I dug up garnets west of Chatham.
They stared like blood ruby eyes
across a tobacco field, a weedy ditch.
They felt like burnt, swollen pennies.
I hid them all summer in a big clam shell.
I gave them to a cousin one night.
He grinned and said, sew a dark cloth
around them, bag them up like heaven.
He grinned all year, his luck much slower
than fifty two Vegas card tricks and math.
This was just when Vietnam
touched my cousin, and drafted him.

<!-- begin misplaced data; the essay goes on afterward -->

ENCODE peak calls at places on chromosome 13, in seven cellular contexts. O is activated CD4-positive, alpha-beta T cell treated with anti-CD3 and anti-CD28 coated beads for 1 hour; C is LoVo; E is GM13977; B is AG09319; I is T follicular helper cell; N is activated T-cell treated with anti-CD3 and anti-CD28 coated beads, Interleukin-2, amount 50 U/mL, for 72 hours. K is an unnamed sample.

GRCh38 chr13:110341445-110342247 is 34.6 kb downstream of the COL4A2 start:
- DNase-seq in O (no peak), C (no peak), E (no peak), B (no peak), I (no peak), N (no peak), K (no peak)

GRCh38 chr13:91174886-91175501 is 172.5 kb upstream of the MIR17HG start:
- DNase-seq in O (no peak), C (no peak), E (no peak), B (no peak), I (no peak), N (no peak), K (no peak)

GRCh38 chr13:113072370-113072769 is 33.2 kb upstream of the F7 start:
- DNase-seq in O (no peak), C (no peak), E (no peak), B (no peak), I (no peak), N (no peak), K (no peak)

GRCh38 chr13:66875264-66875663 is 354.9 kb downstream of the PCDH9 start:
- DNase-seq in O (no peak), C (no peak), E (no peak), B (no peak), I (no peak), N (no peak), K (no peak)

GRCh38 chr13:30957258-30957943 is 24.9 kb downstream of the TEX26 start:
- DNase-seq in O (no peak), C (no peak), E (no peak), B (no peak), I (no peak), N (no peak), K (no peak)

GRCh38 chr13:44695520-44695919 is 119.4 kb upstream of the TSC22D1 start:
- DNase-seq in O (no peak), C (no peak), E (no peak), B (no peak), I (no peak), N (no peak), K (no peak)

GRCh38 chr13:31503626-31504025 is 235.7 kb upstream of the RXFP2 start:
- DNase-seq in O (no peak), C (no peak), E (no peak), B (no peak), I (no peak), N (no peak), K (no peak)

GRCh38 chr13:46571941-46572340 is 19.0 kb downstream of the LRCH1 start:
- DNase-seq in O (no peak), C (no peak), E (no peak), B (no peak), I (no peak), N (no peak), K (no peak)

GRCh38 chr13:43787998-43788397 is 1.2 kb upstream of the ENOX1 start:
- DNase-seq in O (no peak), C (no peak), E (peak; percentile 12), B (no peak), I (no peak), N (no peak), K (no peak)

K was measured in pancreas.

It dusted Chatham across the sky.
It fleeced his mind like gamblers
loading bullets behind all their cards.
He never came home. Last year I found
the cloth with the garnets sewed in,
and I sold it cheap at a flea market,
one more thing with no more war.